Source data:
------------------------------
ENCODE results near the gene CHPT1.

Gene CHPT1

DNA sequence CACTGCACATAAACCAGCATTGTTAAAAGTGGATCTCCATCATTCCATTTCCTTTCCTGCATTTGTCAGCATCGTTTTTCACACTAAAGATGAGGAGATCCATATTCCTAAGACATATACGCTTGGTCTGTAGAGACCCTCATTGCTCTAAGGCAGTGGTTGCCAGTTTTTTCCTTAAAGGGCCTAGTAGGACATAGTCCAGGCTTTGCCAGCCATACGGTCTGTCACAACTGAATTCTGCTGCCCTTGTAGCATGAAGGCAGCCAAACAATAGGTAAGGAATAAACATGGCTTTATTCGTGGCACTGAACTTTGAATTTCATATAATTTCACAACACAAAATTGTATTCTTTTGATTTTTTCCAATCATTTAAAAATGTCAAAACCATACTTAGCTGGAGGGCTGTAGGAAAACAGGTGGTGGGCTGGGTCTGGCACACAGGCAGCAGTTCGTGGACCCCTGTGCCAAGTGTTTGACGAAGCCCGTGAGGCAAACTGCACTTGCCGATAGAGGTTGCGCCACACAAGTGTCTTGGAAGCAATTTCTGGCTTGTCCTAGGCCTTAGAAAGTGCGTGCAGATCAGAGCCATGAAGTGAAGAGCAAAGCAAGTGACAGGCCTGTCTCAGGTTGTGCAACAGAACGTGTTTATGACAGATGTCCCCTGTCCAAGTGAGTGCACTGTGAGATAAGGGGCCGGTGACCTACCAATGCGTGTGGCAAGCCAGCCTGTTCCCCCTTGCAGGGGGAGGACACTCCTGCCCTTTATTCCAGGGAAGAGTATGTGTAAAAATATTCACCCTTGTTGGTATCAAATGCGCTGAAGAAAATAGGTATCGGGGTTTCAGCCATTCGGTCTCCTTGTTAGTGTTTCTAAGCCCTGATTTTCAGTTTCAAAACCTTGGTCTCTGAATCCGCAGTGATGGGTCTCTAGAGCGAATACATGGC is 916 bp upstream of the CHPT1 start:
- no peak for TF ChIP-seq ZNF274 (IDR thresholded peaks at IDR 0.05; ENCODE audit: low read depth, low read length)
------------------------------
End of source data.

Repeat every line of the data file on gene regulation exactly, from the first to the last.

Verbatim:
ENCODE results near the gene CHPT1.

Gene CHPT1

DNA sequence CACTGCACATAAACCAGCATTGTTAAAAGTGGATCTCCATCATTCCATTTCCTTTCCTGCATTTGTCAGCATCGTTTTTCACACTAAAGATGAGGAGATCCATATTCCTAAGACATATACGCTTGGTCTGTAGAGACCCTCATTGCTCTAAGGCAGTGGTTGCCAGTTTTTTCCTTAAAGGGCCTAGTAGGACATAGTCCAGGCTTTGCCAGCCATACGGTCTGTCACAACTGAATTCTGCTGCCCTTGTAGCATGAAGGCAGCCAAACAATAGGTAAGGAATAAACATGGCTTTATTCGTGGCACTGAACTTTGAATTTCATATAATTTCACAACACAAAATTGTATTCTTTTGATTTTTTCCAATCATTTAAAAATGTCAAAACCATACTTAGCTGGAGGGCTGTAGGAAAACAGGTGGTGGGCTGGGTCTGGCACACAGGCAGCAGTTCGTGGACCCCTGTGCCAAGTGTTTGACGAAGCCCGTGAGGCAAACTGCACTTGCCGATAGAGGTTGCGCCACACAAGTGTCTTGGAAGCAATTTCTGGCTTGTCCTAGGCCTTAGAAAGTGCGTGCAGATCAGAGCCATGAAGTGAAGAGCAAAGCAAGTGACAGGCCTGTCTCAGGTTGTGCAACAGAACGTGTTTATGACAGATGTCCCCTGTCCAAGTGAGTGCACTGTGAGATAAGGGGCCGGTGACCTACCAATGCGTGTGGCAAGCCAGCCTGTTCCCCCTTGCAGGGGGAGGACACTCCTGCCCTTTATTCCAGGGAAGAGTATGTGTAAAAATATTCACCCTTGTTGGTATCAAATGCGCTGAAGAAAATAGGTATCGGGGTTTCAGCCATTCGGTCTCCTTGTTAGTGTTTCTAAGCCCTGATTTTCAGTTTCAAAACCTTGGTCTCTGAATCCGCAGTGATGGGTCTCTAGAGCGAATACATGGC is 916 bp upstream of the CHPT1 start:
- no peak for TF ChIP-seq ZNF274 (IDR thresholded peaks at IDR 0.05; ENCODE audit: low read depth, low read length)